“Hey man, we’re all filled up with spots, but we need someone to call the balls and strikes. You think you could do that for us.”
“No thanks. You don’t really need an umpire,” replied a despondent Jeremy.
“No, seriously. We need you. We almost got into a huge fight yesterday. I slid into home in the last inning, and it was going to be the winning run. I thought our team had won, but then the catcher said that I was out. We got into a big argument, and other kids had to come in and separate us. It would be great if you could be our umpire for today.”
Though Jeremy knew his friend was taking pity on him, he eventually agreed. And in fact, he had a great time participating in the game for that day. He quickly forgot about his past misfortune. Though they didn’t really need an umpire, it was very kind of Tony to have made that gesture.
Many years later, Tony and Jeremy were still friends. One day Jeremy was explaining to Tony how in devotional service, or bhakti-yoga, actual ability is not so important.
“Have you heard of the caste system?” asked Jeremy.
“I think so. There’s a bunch of castes and then there’s one that’s so low that they’re called untouchable, right,” asked Tony.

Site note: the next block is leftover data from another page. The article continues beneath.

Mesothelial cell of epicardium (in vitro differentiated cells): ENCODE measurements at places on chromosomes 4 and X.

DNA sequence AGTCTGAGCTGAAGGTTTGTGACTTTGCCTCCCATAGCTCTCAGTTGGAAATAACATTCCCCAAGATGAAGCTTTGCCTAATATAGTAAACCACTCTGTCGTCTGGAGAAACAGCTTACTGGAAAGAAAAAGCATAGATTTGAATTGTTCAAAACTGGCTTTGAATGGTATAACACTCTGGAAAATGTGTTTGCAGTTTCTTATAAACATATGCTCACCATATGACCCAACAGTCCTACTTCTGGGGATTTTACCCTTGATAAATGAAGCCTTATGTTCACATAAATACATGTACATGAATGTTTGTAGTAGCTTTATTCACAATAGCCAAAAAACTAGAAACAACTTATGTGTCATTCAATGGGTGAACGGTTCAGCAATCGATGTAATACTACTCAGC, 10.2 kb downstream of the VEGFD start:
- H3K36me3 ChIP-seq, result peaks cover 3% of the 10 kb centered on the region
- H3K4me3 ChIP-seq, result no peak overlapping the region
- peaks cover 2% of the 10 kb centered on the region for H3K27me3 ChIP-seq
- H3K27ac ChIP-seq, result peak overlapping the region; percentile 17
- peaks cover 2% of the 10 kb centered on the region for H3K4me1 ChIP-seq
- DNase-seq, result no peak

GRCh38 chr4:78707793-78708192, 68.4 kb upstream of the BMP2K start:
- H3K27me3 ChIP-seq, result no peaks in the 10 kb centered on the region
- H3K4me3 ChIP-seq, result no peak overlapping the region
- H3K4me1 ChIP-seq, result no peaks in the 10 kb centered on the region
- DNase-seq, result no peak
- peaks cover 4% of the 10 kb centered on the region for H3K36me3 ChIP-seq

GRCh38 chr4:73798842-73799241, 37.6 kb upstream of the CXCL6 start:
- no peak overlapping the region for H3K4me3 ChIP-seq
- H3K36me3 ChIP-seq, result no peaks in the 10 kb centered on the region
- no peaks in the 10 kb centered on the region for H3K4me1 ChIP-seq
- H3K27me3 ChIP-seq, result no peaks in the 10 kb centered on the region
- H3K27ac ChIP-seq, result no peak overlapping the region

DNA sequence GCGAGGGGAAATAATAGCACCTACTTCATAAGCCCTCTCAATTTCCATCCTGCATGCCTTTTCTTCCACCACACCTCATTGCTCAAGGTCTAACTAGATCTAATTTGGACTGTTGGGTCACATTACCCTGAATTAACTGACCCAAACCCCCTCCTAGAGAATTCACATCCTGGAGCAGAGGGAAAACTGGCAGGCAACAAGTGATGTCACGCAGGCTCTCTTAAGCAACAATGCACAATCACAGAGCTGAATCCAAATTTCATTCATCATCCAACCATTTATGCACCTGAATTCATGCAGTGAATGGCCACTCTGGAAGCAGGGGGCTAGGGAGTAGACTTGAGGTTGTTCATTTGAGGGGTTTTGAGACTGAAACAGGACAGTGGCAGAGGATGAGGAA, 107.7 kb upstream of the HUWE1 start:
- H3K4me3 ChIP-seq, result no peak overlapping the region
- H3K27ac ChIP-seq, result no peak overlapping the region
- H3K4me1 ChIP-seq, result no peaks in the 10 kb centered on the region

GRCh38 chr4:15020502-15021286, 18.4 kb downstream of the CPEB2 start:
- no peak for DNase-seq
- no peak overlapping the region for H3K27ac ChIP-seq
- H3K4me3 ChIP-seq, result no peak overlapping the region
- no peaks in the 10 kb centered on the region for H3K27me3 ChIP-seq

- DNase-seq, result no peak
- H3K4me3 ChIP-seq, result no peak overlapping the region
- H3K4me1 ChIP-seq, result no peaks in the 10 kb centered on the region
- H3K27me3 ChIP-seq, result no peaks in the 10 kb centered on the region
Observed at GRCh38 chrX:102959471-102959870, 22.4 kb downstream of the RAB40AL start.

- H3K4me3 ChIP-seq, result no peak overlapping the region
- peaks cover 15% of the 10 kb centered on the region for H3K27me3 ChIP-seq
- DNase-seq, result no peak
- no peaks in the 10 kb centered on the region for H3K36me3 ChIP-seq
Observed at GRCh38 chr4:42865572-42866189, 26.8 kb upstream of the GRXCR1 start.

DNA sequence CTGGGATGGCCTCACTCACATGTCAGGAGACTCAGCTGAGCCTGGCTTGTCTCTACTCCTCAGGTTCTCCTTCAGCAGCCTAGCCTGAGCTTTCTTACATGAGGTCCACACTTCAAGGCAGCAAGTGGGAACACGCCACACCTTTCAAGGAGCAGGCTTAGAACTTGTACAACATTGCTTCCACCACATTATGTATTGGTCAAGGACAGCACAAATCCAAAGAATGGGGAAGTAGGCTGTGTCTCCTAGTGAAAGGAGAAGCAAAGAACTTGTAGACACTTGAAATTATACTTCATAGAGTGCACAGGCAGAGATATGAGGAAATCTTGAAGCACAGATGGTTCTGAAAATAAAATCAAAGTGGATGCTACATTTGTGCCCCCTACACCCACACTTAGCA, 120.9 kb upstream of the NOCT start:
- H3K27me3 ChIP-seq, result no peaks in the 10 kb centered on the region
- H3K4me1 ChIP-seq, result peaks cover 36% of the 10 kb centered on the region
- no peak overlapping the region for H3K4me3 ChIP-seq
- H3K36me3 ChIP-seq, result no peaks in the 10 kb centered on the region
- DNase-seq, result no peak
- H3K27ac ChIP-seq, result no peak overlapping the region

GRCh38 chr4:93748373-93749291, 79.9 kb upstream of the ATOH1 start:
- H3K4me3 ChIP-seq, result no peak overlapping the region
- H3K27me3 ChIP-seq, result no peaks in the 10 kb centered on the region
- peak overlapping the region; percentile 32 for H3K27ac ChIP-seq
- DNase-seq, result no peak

“Well, that’s the general perception, anyway. The system is actually meant to be based on work and qualities. Every person fits into a certain type of occupation. Some are meant to be priests, others leaders, others businessmen, and others workers. The idea is that everyone should take up the role best suited for them, and then in this way society functions properly. And it’s not supposed to be based on birth at all.”
“Oh, okay. That makes sense.”
“Bhakti-yoga, however, is above even those occupations. Even if you don’t fit into any type of role in society, you’re still eligible to serve the Supreme Lord. If you have a strong desire to serve Him, then He might even take the impetus to find something for you to do.”
“Yeah, like that time when we were kids and I was umpire for that neighborhood baseball game. You were really nice and let me be the umpire since all the other spots were filled for the day. And even though we didn’t need an umpire, it turned out to be beneficial to all.”
“Was that the day you got the new glove from your parents,” asked Tony.
“Yeah. I was really excited that day,” replied Jeremy.
“That was a nice glove.”
“So Shri Krishna is the same way. He doesn’t need service from anyone, if you think about it. He is God. Since He is satisfied in Himself, He is known as atmarama. But He knows that we are happiest serving Him, so He is so merciful that any person, regardless of their status in society, can worship Him and find perfection in life. The simplest method is the chanting of the holy names: Hare Krishna Hare Krishna, Krishna Krishna, Hare Hare, Hare Rama Hare Rama, Rama Rama, Hare Hare.”
Despite without any ability to be,
Lotus feet of Krishna can see.
In whatever fit and apt occupation,
Chance there is for devotion.
From sublime service none excluded,
All castes and orders of life included.
With holy names to everyone chance giving,
For in ecstasy of His company to be living.